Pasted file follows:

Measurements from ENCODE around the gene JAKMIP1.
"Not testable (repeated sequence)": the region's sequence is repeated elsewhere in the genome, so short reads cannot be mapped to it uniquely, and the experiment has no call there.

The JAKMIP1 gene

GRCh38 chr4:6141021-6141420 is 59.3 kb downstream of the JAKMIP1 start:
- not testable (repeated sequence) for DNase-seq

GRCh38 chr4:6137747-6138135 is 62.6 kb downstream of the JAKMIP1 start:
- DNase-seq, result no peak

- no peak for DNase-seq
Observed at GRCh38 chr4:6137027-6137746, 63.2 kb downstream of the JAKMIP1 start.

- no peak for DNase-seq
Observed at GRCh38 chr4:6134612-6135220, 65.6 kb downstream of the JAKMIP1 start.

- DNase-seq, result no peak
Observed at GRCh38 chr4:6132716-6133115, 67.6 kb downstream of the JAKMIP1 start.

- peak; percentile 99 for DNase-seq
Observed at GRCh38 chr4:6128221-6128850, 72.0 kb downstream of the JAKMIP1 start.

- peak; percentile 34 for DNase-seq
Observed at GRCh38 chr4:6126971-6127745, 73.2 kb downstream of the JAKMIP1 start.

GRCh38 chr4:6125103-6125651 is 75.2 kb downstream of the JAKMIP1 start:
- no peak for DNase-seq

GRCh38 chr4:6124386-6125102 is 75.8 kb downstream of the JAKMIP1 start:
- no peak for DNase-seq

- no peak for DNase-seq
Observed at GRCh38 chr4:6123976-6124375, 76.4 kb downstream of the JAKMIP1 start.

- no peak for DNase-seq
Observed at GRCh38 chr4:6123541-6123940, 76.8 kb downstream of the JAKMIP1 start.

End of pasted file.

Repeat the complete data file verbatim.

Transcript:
Measurements from ENCODE around the gene JAKMIP1.
"Not testable (repeated sequence)": the region's sequence is repeated elsewhere in the genome, so short reads cannot be mapped to it uniquely, and the experiment has no call there.

The JAKMIP1 gene

GRCh38 chr4:6141021-6141420 is 59.3 kb downstream of the JAKMIP1 start:
- not testable (repeated sequence) for DNase-seq

GRCh38 chr4:6137747-6138135 is 62.6 kb downstream of the JAKMIP1 start:
- DNase-seq, result no peak

- no peak for DNase-seq
Observed at GRCh38 chr4:6137027-6137746, 63.2 kb downstream of the JAKMIP1 start.

- no peak for DNase-seq
Observed at GRCh38 chr4:6134612-6135220, 65.6 kb downstream of the JAKMIP1 start.

- DNase-seq, result no peak
Observed at GRCh38 chr4:6132716-6133115, 67.6 kb downstream of the JAKMIP1 start.

- peak; percentile 99 for DNase-seq
Observed at GRCh38 chr4:6128221-6128850, 72.0 kb downstream of the JAKMIP1 start.

- peak; percentile 34 for DNase-seq
Observed at GRCh38 chr4:6126971-6127745, 73.2 kb downstream of the JAKMIP1 start.

GRCh38 chr4:6125103-6125651 is 75.2 kb downstream of the JAKMIP1 start:
- no peak for DNase-seq

GRCh38 chr4:6124386-6125102 is 75.8 kb downstream of the JAKMIP1 start:
- no peak for DNase-seq

- no peak for DNase-seq
Observed at GRCh38 chr4:6123976-6124375, 76.4 kb downstream of the JAKMIP1 start.

- no peak for DNase-seq
Observed at GRCh38 chr4:6123541-6123940, 76.8 kb downstream of the JAKMIP1 start.